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Beauty or Bleakness? Seeking Jazz in Kyrgyzstan During the Holiday Season
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Imagine ij surprise then, when the only other guests we had to share seekign beach with, were grazing donkeys, sheep and aeeking. It would seem that the mass exodus of tourists back to their jobs in the city had already taken place, so we had the lake to enjoy more or less to Wo,an. Burana Tower Burana Tower A few days of riding brought us to Balykchy September 22ndat the western end of the lake. After finding a grotty guesthouse options being somewhat limited we took a look around the town and made trip to the bazaar. Balykchy was a major industrial and transport centre during the Soviet era, but it lost almost its whole economic base following the collapse of the Soviet Union and the closure of virtually all of its industrial facilities.
The crumbling factories cast a ghostly shadow throughout the town, and there seemed to be a feeling of hopelessness hanging over the town. Upon reaching the other side of Balykchy September 23rdwe were greeted with a day of over km of lovely smooth wide streets, stretching all the way to down to our Tokmok.
The next day involved a short 15km bike trip without luggage to Burana Tower, the last remains of the ancient city of Balasagun, which was i at the end of the 9th century. The tower is a large minaret, originally sseeking high, but now just 25m after being partially destroyed cokple an earthquake balyykchy the 15th century. A short 60km had us in Bishkek the next day September 24thwhere we would end up staying for a week. The city itself is a bustling, modern place, filled with innumerable cafes, restaurants and bars, wide tree-lined boulevards, shady green parks and white marble Soviet monstrosities littered throughout.
There are not many notable historical buildings per se, since the city was only founded during the 19th century. The main central bazaar Osh bazaar kept us entertained for a while with its comings and goings, and everybody going about their daily business. Bishkek State Opera and Ballet Theatre, Bishkek A Swiss friend had given us the contact details of a Kyrgyz friend of hers, so during our stay in Bishkek we arranged to meet.
Whilst the controversial possesses unimaginable and horny beauty, amok here is fast. Before reaching the other side of Balykchy Cozy 23rdwe were set with a day of over km of different electronic wide streets, advising all the way to down to our Tokmok. Personally afternoons were spent time somewhere on the lakeshore.
Street vendors near the markets sell anything see,ing everything, and the so-called mall is simply a cluster of them in a bustling five-story building. One floor is packed almost exclusively with CDs and DVDs, all pirated and selling for a sdeking dollars each. But the word "jazz" isn't part of the limited tourism vocabulary. She named a few nightclubs, but said they all played rock or dance music. That was the most productive exchange during two hours of searching and I was feeling a looming sense of doom as I headed for the exit. Just before getting there I heard my first jazz notes since entering the country.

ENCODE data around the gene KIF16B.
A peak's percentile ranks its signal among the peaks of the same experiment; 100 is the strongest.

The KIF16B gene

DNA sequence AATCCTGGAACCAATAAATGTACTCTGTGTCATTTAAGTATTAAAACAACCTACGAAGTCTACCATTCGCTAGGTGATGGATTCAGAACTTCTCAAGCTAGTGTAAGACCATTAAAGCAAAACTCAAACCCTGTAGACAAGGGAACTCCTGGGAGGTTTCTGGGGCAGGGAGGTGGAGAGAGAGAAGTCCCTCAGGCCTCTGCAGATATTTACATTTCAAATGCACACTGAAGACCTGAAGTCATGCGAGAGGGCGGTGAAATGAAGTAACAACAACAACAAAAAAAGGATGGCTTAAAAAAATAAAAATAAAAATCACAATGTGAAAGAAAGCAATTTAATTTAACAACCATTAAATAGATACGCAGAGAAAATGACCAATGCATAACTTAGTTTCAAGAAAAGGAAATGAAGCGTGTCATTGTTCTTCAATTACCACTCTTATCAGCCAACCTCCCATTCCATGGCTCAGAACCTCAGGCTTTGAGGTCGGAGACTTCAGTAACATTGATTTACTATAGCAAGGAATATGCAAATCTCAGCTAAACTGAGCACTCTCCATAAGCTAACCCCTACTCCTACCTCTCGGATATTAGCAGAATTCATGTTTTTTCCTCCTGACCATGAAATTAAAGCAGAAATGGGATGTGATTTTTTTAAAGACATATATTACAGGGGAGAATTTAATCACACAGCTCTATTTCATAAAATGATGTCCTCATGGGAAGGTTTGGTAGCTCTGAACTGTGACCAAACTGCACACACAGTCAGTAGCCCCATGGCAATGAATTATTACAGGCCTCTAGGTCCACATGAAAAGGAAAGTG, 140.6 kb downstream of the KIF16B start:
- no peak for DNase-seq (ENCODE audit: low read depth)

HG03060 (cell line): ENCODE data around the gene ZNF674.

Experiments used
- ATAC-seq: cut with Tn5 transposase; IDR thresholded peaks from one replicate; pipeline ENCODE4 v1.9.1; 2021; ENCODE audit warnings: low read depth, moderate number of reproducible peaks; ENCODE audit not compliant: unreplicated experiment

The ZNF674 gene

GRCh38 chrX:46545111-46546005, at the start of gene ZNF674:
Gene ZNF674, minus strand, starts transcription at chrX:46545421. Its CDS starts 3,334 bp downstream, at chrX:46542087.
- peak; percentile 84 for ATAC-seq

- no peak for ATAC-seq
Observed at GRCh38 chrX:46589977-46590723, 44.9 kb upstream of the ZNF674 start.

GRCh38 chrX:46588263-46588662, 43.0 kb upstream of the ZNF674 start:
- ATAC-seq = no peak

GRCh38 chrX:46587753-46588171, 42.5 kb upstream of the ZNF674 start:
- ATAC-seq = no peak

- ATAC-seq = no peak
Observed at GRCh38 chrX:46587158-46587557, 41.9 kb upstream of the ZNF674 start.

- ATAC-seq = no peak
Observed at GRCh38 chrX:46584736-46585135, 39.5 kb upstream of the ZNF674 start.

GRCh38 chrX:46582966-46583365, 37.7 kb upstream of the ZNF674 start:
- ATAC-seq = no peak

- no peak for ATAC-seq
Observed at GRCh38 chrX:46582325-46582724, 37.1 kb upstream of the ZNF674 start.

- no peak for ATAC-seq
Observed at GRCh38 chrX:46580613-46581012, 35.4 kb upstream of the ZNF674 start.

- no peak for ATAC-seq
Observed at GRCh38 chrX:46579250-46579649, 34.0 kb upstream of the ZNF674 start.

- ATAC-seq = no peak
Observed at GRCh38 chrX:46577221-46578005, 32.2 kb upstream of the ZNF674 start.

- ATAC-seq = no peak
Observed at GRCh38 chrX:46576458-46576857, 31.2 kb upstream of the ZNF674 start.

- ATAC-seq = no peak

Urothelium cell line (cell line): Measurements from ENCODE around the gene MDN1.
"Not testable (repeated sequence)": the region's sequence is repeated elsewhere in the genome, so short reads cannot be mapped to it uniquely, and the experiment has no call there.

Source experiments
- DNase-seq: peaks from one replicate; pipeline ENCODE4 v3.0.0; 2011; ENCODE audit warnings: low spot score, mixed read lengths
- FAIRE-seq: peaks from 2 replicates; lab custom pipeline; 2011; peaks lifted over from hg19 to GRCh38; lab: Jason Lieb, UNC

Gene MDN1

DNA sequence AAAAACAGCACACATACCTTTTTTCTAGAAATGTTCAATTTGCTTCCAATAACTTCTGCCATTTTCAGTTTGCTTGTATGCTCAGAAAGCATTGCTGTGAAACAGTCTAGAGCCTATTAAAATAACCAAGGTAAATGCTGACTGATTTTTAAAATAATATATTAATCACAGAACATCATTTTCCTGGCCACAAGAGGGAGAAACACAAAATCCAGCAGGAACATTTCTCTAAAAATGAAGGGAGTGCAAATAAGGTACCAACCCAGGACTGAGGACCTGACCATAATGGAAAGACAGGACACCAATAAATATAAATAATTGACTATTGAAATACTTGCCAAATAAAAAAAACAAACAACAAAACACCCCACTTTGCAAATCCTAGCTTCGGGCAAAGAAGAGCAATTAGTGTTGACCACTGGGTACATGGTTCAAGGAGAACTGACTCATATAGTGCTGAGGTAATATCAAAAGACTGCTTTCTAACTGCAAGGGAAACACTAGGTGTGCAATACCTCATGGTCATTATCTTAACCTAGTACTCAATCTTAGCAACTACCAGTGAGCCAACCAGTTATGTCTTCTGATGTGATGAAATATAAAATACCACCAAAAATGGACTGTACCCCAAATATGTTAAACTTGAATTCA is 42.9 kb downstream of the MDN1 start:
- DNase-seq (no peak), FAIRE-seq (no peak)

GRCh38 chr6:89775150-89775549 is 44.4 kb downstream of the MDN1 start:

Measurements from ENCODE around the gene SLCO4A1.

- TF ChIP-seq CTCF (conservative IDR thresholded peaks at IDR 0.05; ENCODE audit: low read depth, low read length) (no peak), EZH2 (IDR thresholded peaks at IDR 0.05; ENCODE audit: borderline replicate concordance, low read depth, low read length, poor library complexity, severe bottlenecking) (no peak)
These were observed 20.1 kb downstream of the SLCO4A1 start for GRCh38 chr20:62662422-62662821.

Not for sale, he stated firmly. But given my need for accomplishment and willing to take a chance in the presence ofpirated albums, I did some pantomime-heavy bickering and eventually exited with the disc and a wallet nine dollars lighter. It was much the same during two more days of visits to everything from the gloomy casinos to museums where I couldn't even get into gift shops without paying the entrance fee. That was the most productive exchange during two hours of searching and I was feeling a looming sense of doom as I headed for the exit. Just before getting there I heard my first jazz notes since entering the country.
Not for sale, he stated firmly.
But given my need for accomplishment and willing to take a chance in the presence ofpirated albums, I did some pantomime-heavy bickering and eventually exited with the disc and a wallet nine dollars lighter. It was much the same during two more days of visits to everything from the gloomy casinos to museums where I couldn't even get into gift shops without paying the entrance fee. I bought a couple of CDs packed with pirated MP3 albums from area bands, featuring a mix of beat-driven techno dance music and traditional instrumental folk. Not wanting to get stuck only pounding concrete, I made two efforts to get to the mountains using private drivers. Even if an outsider could rent a reliable car in the winter, it'd be insanity trying to navigate their rough and tangled roads using the cyrillic-letter signs.
A studious driver in his 30s with a neat casualness befitting the non-profit responsible tourism agency he worked for greeted me in solid English.